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Researchers have come up with a new, more eco-friendly and effective form of building insulation material. The new material was developed due to the shortcomings of the traditional polyurethane-based foam insulators. These traditional insulators harm the environment via the release of volatile compounds into the atmosphere. A group of engineers from the University of North Texas College of Engineering led the research. The engineers, led by Professor Nandika D’Souza of the Department of Mechanical Engineering, have been working on the project since 2018. D’Souza’s lab earned a National Science Foundation grant worth $302,285 to help find a solution to the shortcomings of the conventional insulators. After much research, the team revealed a new type of insulation material, which is less harmful to the environment . By mixing corn-based polylactic acid with cellulose, in combination with supercritical carbon-dioxide, researchers found they could create an environmentally friendly product. This type of insulator is not only safe but also combustible and decomposable. “PLA on its own was good, but we found it wasn’t as strong as the conventional insulation, so we came up with the idea of mixing cellulose in,” D’Souza said. “ Cellulose is a degradable fiber and is often found as a waste in the paper industry, so not only is it stronger, but also is cheaper and easier to come by.” The team has already tested its new technology at the UNT Engineering Zero Energy Lab, a space designed to test alternative energy generation technologies. With the technology already tested and proven in the lab, it only has to go through trials in the construction industry to determine its viability. Kayode Oluwabunmi, one of the doctoral students in DSouza’s lab, says the undoing of conventional foam is its inability to break down once it’s no longer usable. This means the foam lingers in the environment. “The conventional foams are not environmentally-friendly and do not break down once they are no longer usable. They can stay in the environment for 1,000 years,” Oluwabunmi said. Besides its ability to decompose, the new material is also long-lasting. It shares a similar lifespan with the conventional foam and allows a 12% increase in heating and cooling. In other words, this material will help control energy flow better and with fewer risks. + The University of North Texas Images via The University of North Texas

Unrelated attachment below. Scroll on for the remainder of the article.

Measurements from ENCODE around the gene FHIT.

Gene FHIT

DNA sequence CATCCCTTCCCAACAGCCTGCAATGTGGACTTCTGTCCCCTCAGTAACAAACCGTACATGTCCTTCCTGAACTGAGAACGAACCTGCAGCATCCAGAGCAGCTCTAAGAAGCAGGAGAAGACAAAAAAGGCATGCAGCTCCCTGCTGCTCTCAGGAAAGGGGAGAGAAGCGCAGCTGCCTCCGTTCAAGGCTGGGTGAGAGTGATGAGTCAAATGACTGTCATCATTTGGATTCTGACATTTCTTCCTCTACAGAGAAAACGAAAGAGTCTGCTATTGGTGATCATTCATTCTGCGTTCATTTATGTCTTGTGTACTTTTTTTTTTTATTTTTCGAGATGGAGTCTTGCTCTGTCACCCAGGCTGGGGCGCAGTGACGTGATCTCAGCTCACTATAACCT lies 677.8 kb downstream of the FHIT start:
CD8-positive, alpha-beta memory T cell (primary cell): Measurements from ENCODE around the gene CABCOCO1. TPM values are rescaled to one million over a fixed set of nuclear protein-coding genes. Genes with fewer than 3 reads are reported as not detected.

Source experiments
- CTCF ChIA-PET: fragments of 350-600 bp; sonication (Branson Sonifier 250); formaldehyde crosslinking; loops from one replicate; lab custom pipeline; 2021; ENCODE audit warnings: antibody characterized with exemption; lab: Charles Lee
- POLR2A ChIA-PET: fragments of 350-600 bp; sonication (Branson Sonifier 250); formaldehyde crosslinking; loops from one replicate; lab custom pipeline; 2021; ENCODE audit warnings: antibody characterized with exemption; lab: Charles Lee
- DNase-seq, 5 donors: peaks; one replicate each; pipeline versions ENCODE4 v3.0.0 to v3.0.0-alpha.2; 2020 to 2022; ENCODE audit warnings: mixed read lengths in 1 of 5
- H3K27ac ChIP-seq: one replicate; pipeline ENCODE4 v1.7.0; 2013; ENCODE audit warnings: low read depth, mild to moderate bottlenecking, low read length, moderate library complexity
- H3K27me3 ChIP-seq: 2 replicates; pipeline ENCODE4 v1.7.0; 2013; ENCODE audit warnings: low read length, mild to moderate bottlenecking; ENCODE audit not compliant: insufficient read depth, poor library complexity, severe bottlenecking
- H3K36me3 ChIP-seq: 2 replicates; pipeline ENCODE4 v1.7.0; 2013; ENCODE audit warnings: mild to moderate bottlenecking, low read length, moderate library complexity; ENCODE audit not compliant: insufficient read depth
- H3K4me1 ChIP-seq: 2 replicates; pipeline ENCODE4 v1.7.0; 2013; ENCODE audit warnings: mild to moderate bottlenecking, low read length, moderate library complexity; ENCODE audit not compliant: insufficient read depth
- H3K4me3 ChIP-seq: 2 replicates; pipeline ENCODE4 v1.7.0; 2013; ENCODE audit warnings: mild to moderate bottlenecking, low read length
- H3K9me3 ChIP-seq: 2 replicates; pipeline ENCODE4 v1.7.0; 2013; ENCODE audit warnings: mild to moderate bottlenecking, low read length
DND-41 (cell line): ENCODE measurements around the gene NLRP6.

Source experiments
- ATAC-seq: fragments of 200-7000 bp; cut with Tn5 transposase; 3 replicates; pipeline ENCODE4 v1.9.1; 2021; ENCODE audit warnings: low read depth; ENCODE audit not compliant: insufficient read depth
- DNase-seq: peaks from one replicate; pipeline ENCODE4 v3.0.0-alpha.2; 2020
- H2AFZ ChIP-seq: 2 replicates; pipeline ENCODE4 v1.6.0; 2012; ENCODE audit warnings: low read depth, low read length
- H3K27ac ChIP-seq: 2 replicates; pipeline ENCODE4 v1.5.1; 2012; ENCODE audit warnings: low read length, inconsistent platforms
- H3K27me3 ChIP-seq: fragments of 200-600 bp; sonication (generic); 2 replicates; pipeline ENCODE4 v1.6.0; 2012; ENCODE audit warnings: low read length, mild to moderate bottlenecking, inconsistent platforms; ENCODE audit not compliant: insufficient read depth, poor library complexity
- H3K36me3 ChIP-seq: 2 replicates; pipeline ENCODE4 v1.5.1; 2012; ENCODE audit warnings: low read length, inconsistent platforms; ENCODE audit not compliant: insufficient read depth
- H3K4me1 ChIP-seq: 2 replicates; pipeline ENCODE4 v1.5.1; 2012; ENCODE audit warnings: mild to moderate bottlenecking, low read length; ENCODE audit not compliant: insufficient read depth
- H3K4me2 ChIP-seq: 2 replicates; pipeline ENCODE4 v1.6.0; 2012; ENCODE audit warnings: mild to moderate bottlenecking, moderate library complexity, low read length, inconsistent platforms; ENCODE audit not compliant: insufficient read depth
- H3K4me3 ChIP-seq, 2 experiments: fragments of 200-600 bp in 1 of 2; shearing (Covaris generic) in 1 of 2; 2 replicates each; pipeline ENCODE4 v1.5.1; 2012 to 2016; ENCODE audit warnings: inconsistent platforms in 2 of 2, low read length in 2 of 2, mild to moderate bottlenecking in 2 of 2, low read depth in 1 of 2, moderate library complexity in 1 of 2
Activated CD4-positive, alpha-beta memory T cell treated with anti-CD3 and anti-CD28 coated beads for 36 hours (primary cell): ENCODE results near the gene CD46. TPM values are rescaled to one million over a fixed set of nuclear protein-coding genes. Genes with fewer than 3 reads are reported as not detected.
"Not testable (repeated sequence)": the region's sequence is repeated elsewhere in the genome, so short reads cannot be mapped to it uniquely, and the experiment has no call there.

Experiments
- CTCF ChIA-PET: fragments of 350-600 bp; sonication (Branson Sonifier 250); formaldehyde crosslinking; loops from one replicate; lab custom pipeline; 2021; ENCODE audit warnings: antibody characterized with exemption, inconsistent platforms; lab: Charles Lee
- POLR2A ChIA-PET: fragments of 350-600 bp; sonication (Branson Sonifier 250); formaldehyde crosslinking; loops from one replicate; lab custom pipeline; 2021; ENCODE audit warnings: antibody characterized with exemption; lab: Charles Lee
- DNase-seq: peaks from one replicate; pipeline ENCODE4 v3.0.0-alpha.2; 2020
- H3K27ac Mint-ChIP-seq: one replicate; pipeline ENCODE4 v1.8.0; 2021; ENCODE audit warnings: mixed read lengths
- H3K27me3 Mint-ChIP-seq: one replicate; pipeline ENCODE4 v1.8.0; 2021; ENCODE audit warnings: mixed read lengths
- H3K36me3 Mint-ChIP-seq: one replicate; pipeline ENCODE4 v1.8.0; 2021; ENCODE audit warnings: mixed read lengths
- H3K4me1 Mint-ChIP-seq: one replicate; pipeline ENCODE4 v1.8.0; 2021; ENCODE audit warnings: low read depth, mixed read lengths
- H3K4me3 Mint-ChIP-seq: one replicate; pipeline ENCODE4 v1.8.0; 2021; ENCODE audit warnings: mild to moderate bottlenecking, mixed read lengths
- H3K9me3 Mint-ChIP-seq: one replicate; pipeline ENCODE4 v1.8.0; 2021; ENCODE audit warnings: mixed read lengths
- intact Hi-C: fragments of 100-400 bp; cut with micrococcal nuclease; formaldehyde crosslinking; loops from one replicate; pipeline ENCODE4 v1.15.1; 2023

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New eco-friendly, decomposing construction foam unveiled

New leaders at Patagonia, McDonald’s, Netflix

October 7, 2020 by